It’s usually just swept under the carpet until the pile of crap under the carpet is just too noticeable to be ignored.
I don’t know what the current statistics are, but those dealing with a chronic condition such as diabetes are more likely to experience clinical depression. It’s something like two to four times more likely to be diagnosed with clinical depression than the average population.
I would venture to guess that this would be true for nearly any chronic condition.
But maybe diabetes is a bit different in this respect – it is said that we are in control of how things turn out. If we do “good” and follow the “rules”, we shouldn’t have many problems. On the other hand, if we do “bad”, disregard the “rules”, we are destined to live a life full of “self imposed” complications. We all know it’s not quite that simple, but that is often how the medical community makes it seem.
How can those demands not have a boatload of mental health issues tied to them?
But this fact is something that, in the typical clinical setting, is not talked about until it’s at a point where it’s demanding some attention.
I don’t think that is a good approach.
Maybe it’s because most of our medical professionals are only comfortable dealing with whatever they specialize in?
But why is that?
Wouldn’t it seem like a better approach to open the communication channels early on in the game? To help the one diagnosed to find some healthy ways to cope with the constant demands we are faced with?
I have been in a couple different types of practices. One where there is a team effort – all the “specialists” in the same general practice. A handful of endos, nurse educators, trainers, dietitians, and if you’re lucky a person qualified to work on mental health issues. Those are pretty nice. It’s all in the same office, all appointments are handled by the same scheduler, one copay, all that nice stuff. Those seem to be the exception though.
The other types of practices I’ve dealt with, everything is separate, and the task of pulling in all the right players is on me. In one way that is nice, you have more flexibility in your team members, but it sure is a lot of work. There is also a lot less communication between team members, unless you take action to tie it all together. This has been more common for me.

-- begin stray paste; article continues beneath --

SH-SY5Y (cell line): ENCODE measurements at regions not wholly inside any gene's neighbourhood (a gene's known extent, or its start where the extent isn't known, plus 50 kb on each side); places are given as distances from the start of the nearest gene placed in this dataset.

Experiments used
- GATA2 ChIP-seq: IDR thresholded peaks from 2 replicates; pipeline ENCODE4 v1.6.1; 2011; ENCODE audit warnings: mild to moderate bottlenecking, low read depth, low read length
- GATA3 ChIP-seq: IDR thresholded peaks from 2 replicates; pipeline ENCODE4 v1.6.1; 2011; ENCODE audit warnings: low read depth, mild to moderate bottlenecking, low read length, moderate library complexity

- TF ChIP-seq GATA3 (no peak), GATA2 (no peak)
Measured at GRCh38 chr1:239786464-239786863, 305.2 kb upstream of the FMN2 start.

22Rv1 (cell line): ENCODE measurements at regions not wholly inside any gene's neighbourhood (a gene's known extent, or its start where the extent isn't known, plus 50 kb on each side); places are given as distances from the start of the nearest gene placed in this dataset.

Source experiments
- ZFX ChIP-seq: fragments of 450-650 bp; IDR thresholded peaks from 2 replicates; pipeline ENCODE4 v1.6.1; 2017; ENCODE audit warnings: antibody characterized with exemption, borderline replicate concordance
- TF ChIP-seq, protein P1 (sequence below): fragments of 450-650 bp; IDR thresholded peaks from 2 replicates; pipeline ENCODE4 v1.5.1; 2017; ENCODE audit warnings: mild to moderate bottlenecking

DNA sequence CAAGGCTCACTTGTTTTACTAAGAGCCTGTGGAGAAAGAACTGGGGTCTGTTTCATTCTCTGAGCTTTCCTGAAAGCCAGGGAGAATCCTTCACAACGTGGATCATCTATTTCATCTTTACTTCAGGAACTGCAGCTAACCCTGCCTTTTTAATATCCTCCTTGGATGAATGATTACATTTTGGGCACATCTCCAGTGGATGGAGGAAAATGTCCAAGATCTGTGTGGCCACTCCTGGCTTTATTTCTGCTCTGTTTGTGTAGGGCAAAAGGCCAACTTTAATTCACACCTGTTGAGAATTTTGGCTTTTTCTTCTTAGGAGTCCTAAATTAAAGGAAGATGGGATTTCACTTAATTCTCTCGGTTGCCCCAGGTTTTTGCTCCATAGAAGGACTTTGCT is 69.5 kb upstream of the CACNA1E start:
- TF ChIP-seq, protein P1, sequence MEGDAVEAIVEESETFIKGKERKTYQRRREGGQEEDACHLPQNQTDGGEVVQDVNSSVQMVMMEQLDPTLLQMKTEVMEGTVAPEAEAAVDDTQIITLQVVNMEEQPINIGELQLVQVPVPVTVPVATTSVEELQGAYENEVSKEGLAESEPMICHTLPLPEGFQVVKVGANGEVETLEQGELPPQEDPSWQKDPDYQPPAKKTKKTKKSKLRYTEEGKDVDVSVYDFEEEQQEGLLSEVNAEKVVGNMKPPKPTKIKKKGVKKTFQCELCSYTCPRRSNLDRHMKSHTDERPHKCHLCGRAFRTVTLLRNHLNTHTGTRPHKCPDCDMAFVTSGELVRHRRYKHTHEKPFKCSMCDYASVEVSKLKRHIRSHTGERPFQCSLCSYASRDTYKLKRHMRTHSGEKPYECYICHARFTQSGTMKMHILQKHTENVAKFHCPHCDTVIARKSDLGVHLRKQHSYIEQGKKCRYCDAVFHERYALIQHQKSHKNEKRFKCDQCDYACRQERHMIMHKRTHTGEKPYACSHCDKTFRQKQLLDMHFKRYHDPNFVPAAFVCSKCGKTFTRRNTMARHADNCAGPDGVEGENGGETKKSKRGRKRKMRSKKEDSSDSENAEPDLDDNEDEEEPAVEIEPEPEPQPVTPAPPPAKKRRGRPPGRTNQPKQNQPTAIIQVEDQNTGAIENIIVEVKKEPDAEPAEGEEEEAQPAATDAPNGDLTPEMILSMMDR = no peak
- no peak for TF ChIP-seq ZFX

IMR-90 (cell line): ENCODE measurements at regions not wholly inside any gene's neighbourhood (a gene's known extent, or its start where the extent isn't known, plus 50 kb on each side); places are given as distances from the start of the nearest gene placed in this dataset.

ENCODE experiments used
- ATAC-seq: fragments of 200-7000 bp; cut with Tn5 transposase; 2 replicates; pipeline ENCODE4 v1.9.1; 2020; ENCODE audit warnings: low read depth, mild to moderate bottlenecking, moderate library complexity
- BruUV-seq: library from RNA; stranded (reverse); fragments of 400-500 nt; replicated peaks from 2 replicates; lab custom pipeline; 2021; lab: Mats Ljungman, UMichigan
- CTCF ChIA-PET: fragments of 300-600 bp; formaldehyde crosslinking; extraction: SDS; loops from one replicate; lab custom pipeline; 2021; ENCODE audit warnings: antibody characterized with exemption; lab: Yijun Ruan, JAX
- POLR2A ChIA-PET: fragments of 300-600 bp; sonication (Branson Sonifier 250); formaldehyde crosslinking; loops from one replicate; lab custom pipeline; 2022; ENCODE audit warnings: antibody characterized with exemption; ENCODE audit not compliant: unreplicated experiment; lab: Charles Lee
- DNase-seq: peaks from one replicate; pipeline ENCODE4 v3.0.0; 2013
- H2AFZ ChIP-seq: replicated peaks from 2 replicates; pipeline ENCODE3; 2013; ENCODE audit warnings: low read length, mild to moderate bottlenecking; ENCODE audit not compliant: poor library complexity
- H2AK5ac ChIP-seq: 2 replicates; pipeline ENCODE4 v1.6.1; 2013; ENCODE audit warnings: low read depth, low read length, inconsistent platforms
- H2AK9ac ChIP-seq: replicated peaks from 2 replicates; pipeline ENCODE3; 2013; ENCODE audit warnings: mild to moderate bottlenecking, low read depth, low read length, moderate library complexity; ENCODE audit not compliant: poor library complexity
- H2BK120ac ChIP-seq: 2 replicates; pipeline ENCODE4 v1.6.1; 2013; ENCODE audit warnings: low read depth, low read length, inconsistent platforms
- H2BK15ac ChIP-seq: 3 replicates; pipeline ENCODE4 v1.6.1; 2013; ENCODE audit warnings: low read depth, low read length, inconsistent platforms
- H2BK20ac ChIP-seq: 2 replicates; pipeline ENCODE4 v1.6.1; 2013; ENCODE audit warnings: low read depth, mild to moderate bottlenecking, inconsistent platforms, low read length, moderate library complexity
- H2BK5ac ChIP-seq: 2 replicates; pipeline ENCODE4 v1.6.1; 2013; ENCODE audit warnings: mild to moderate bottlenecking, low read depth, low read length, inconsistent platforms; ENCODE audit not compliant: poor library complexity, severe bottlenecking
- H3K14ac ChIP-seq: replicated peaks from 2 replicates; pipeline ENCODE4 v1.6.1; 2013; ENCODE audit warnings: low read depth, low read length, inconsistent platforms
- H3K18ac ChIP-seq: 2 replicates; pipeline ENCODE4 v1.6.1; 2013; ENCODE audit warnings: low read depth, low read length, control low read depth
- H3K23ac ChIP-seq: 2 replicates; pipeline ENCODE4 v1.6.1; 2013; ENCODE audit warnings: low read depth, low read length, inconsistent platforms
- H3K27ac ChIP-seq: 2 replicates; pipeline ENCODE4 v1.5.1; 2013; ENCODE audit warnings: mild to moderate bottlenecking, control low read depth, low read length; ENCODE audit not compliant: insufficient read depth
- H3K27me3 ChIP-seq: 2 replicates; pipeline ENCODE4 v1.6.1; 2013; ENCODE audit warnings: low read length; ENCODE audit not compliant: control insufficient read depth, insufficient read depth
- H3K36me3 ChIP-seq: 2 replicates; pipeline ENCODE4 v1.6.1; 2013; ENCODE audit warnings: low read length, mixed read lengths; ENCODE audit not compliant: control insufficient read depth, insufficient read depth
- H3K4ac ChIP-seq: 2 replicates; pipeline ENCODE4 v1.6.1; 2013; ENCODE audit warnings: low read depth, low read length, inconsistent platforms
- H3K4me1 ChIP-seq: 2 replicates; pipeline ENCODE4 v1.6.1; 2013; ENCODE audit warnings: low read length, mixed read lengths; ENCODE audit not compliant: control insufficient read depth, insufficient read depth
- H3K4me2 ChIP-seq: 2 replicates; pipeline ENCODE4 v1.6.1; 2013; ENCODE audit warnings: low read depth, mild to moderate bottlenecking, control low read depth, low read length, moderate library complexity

I feel that when you discover (or admit) that you need help, it is an especially tall task to be faced with – that of deciphering the mental health support network in your area, trying to figure out if your health insurance will cover any of it, and if not, can you afford it? Can you afford not to afford it?! Where do you go? How do you start? What do you mean the first available appointment is in THREE MONTHS?!
How very frustrating.
Why is it such a separate thing for so many clinics? The mental ability to deal with diabetes vs. the physical actions and endocrine stuff? It’s my view that they go hand in hand! And they should NOT be so ignored!
Build a strong foundation, right from the start. Wouldn’t that work so much better?
And it’s usually pretty difficult to find a good therapist. That has always been my biggest problem area – if they don’t really know diabetes, how can they possibly understand my issues, and why certain things bother me?
But is that necessary? I’m not sure. Do all the different issues I have boil down to acceptance and denial? If that is so, can those basic issues be addressed by a good therapist that may not know diabetes very well? Again, I’m not sure.
And what about the physiological changes that happen in our bodies when our BG’s are high or low? And how those changes have an impact on our ability to make good decisions? Might it take a therapist knowledgeable in diabetes to understand those issues? I have found, that for me, I need someone that knows diabetes, as well or better than I do.
I had a really hard time tracking down the therapist I’m currently seeing.
I have written about that before.
I wish to encourage healthcare professionals to open up to the idea of integrating some mental health resources in your therapy plan. Don’t ignore it just because you don’t specialize in it. Help that patient have a support system in place when he/she needs it, rather than watching them scramble for help when desperate.
Better yet, help that person start to work on the mental aspect of dealing with diabetes BEFORE they are blindsided by clinical depression.
How nice would it be to see your patient successfully dealing with the stages of grief, working through their emotional and mental issues, working through the denial that many of us deal with in one way or another, and coming to really accept their diabetes and the work that comes along with it. How nice would it be to see all of that without having to watch them struggle through depression.
For you parent of kids with diabetes – don’t wait for your kids to grow up without introducing them to the idea of talking with someone about how diabetes makes them feel. To acknowledge that aspect of things early in the game will help them tremendously.
If you deal with diabetes yourself, and do not have anyone in your care team that you can work with on the mental aspect of it, I encourage you to explore the idea of adding a therapist to your team. If nothing more than to have a resource available if you ever feel you need one.
The mental aspect of successfully dealing with diabetes is just as, if not more important, than the physical aspect of it.
Take care of it, along with everything else.
Be well. Focus on progress versus perfection.